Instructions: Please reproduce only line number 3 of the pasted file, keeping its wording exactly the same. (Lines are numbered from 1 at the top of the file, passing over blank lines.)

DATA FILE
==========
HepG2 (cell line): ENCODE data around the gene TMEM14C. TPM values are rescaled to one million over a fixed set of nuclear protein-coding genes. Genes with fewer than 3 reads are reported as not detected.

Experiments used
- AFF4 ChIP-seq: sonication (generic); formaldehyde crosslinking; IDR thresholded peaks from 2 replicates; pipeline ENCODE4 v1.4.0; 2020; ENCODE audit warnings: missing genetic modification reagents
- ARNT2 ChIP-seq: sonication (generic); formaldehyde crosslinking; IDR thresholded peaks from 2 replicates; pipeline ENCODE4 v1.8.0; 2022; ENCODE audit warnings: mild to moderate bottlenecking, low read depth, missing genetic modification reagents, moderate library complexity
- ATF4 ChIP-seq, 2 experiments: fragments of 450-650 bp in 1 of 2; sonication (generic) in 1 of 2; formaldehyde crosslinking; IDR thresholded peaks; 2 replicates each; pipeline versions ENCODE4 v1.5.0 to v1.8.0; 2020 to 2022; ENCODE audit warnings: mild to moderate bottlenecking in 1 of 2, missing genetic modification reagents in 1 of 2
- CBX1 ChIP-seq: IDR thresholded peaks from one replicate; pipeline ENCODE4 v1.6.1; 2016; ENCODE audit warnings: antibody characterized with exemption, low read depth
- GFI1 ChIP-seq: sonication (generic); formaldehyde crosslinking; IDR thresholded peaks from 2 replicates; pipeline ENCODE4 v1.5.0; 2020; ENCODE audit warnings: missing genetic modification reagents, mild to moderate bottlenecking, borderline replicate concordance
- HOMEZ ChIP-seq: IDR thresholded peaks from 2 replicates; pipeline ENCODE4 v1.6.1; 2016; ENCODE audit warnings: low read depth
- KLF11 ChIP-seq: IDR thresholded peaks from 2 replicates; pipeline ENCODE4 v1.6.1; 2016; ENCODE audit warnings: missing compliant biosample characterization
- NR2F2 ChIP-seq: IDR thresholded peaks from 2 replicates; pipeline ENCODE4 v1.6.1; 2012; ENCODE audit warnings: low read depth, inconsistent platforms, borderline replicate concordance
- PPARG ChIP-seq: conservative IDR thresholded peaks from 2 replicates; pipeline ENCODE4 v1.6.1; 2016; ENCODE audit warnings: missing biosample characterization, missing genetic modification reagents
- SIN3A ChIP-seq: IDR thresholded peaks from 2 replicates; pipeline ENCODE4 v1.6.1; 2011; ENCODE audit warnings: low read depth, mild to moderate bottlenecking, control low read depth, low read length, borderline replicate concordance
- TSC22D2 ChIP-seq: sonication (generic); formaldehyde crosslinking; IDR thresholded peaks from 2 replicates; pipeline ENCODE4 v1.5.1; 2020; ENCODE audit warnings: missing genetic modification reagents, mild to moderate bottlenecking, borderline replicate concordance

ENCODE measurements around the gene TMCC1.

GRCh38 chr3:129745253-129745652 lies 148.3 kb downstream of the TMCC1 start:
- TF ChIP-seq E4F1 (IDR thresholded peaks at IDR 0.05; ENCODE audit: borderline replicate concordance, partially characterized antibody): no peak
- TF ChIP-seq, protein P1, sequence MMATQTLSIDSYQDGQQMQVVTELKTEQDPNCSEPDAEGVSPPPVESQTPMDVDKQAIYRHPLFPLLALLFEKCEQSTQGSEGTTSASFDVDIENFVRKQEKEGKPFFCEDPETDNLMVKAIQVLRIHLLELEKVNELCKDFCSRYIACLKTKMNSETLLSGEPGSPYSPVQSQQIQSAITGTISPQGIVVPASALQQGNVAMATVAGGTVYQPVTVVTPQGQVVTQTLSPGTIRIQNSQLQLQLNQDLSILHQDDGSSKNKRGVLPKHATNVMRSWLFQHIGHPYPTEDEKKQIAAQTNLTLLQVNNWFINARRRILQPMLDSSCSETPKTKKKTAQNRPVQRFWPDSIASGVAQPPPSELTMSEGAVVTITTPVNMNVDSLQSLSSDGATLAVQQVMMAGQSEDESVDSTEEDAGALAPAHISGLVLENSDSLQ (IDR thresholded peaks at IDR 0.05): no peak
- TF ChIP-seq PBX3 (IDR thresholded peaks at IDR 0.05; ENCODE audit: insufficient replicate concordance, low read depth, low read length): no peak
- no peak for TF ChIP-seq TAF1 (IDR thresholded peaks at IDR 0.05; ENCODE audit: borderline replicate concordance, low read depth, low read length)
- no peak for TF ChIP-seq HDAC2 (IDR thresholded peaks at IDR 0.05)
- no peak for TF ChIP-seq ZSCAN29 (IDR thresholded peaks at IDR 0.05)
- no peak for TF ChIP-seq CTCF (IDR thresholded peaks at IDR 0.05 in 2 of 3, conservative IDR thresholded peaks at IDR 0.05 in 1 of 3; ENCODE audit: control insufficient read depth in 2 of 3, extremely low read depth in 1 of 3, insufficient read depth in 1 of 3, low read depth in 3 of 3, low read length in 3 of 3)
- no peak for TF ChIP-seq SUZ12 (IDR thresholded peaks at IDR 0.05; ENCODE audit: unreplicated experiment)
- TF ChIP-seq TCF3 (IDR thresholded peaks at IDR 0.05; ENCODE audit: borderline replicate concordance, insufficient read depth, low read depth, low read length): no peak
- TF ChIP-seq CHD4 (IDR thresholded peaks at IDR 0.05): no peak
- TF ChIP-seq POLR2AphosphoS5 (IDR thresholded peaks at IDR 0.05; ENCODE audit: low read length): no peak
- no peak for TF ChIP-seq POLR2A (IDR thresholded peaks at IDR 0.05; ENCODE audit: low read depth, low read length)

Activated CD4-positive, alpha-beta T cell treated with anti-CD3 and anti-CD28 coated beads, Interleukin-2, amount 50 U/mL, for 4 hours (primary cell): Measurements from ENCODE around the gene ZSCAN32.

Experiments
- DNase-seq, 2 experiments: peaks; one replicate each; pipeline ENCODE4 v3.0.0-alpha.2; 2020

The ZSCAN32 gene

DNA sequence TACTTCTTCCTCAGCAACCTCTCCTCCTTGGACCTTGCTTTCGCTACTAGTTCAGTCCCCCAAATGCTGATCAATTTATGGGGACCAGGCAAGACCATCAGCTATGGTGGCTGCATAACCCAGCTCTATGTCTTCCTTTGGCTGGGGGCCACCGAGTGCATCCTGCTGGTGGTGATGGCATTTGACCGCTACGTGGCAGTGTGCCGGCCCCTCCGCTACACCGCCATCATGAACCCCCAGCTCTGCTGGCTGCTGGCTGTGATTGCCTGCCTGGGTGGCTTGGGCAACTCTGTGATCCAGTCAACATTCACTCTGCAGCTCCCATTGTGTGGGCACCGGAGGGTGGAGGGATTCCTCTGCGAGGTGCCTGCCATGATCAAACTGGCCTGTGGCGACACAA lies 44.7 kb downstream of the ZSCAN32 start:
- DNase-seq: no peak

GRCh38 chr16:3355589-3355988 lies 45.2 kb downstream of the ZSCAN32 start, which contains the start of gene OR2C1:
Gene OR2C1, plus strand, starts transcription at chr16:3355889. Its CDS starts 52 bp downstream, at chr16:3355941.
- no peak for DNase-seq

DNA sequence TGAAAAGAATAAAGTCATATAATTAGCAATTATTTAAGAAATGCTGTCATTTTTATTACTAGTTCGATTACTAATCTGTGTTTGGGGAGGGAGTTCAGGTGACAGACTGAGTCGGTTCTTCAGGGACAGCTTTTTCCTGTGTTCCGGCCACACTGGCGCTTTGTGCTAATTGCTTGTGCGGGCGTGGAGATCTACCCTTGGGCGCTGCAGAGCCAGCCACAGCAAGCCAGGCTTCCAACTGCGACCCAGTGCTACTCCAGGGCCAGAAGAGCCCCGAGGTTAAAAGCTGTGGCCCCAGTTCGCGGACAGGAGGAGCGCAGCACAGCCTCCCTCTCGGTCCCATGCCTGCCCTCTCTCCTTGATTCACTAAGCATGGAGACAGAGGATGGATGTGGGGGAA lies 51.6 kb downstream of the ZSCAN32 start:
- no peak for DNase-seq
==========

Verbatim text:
- AFF4 ChIP-seq: sonication (generic); formaldehyde crosslinking; IDR thresholded peaks from 2 replicates; pipeline ENCODE4 v1.4.0; 2020; ENCODE audit warnings: missing genetic modification reagents